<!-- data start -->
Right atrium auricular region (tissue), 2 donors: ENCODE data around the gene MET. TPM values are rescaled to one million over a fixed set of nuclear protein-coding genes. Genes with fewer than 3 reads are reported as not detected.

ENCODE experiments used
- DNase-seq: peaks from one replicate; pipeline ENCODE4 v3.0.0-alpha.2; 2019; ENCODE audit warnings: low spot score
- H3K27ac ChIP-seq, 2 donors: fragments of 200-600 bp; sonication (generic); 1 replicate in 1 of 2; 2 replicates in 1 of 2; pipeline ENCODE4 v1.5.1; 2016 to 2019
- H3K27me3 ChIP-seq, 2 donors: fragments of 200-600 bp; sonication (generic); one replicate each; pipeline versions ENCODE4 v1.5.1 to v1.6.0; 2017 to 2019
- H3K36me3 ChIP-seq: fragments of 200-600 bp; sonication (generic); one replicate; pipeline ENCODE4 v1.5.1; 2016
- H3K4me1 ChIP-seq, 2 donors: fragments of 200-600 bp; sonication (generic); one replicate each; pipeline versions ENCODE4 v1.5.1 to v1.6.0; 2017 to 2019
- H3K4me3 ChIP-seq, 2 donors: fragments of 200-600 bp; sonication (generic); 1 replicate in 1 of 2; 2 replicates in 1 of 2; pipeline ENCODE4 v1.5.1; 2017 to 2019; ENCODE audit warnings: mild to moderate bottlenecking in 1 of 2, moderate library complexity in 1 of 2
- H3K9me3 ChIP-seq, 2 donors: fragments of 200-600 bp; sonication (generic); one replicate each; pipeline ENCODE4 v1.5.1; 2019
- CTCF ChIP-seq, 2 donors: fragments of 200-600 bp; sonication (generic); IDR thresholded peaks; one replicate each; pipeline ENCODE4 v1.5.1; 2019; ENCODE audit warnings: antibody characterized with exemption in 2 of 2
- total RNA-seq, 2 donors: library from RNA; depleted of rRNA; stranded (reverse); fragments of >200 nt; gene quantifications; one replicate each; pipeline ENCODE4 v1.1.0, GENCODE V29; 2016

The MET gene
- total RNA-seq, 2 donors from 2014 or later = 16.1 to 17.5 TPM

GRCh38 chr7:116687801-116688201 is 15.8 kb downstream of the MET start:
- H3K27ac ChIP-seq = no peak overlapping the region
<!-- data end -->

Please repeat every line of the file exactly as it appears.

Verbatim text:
Right atrium auricular region (tissue), 2 donors: ENCODE data around the gene MET. TPM values are rescaled to one million over a fixed set of nuclear protein-coding genes. Genes with fewer than 3 reads are reported as not detected.

ENCODE experiments used
- DNase-seq: peaks from one replicate; pipeline ENCODE4 v3.0.0-alpha.2; 2019; ENCODE audit warnings: low spot score
- H3K27ac ChIP-seq, 2 donors: fragments of 200-600 bp; sonication (generic); 1 replicate in 1 of 2; 2 replicates in 1 of 2; pipeline ENCODE4 v1.5.1; 2016 to 2019
- H3K27me3 ChIP-seq, 2 donors: fragments of 200-600 bp; sonication (generic); one replicate each; pipeline versions ENCODE4 v1.5.1 to v1.6.0; 2017 to 2019
- H3K36me3 ChIP-seq: fragments of 200-600 bp; sonication (generic); one replicate; pipeline ENCODE4 v1.5.1; 2016
- H3K4me1 ChIP-seq, 2 donors: fragments of 200-600 bp; sonication (generic); one replicate each; pipeline versions ENCODE4 v1.5.1 to v1.6.0; 2017 to 2019
- H3K4me3 ChIP-seq, 2 donors: fragments of 200-600 bp; sonication (generic); 1 replicate in 1 of 2; 2 replicates in 1 of 2; pipeline ENCODE4 v1.5.1; 2017 to 2019; ENCODE audit warnings: mild to moderate bottlenecking in 1 of 2, moderate library complexity in 1 of 2
- H3K9me3 ChIP-seq, 2 donors: fragments of 200-600 bp; sonication (generic); one replicate each; pipeline ENCODE4 v1.5.1; 2019
- CTCF ChIP-seq, 2 donors: fragments of 200-600 bp; sonication (generic); IDR thresholded peaks; one replicate each; pipeline ENCODE4 v1.5.1; 2019; ENCODE audit warnings: antibody characterized with exemption in 2 of 2
- total RNA-seq, 2 donors: library from RNA; depleted of rRNA; stranded (reverse); fragments of >200 nt; gene quantifications; one replicate each; pipeline ENCODE4 v1.1.0, GENCODE V29; 2016

The MET gene
- total RNA-seq, 2 donors from 2014 or later = 16.1 to 17.5 TPM

GRCh38 chr7:116687801-116688201 is 15.8 kb downstream of the MET start:
- H3K27ac ChIP-seq = no peak overlapping the region